l anchor, besides part of the cordage of the wreck, and the money and jewels before mentioned. Placing the heavier of these things in the bottom of the boat, they pushed off.
"We better take the corp ashore," said Spink, suddenly.
"What for? They may ask what was in the pockets," objected Swankie.
"Let them ask," rejoined the other, with a grin.
Swankie made no reply, but gave a stroke with his oar which sent the boat close up to the rocks. They both re-landed in silence, and, lifting the dead body of the old man, laid it in the stern sheets of the boat. Once more they pushed off.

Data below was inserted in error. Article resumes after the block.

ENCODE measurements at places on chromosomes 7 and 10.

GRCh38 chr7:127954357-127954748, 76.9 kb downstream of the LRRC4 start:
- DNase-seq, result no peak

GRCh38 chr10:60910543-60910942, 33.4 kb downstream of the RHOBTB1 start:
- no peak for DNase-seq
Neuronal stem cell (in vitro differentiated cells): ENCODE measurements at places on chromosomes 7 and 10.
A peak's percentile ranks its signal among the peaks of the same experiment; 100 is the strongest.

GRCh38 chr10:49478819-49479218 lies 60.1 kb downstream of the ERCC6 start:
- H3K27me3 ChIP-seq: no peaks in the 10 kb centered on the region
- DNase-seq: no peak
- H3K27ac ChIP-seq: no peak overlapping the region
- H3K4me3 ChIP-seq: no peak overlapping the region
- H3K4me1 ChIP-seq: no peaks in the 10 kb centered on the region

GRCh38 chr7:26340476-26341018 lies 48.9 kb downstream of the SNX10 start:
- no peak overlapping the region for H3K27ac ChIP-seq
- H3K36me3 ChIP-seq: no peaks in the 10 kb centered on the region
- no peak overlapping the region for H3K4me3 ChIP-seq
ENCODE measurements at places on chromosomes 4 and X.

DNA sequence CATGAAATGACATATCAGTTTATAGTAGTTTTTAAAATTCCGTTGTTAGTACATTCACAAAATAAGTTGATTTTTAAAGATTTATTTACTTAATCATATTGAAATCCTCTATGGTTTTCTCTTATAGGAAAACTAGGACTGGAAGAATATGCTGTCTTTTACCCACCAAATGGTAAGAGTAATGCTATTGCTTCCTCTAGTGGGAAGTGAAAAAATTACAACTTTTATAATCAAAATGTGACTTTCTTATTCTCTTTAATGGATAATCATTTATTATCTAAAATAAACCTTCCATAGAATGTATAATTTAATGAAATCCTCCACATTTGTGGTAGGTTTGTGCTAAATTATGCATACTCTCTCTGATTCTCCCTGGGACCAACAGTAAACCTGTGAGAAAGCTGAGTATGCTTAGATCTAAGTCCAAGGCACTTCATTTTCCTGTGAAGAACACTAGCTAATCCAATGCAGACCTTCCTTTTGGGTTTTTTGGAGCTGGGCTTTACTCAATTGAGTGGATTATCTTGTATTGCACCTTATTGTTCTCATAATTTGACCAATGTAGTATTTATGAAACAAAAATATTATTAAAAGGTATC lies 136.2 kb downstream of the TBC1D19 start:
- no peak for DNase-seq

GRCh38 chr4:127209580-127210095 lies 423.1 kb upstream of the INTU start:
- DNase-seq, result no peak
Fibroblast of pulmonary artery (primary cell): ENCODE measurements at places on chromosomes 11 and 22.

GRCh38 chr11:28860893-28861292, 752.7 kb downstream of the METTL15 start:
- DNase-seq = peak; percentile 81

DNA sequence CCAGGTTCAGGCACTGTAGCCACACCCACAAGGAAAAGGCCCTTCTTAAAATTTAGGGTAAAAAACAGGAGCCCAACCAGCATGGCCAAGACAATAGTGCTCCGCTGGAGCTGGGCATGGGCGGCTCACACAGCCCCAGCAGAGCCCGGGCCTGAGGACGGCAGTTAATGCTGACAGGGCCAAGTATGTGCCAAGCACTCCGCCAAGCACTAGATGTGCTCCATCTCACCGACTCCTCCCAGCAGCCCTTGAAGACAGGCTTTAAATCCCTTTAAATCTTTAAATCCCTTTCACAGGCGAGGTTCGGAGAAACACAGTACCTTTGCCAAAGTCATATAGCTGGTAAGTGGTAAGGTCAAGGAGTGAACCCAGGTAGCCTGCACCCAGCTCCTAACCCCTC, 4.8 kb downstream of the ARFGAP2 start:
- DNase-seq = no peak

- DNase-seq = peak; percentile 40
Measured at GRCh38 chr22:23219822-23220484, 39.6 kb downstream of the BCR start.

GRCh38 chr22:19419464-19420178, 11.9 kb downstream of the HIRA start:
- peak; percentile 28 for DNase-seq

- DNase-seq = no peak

Too much delay had been already made. The surf was breaking over the ledges in all directions, and it was with the utmost difficulty that they succeeded in getting clear out into deep water. A breeze which had sprung up from the east, tended to raise the sea a little, but when they finally got away from the dangerous reef, the breeze befriended them. Hoisting the foresail, they quickly left the Bell Rock far behind th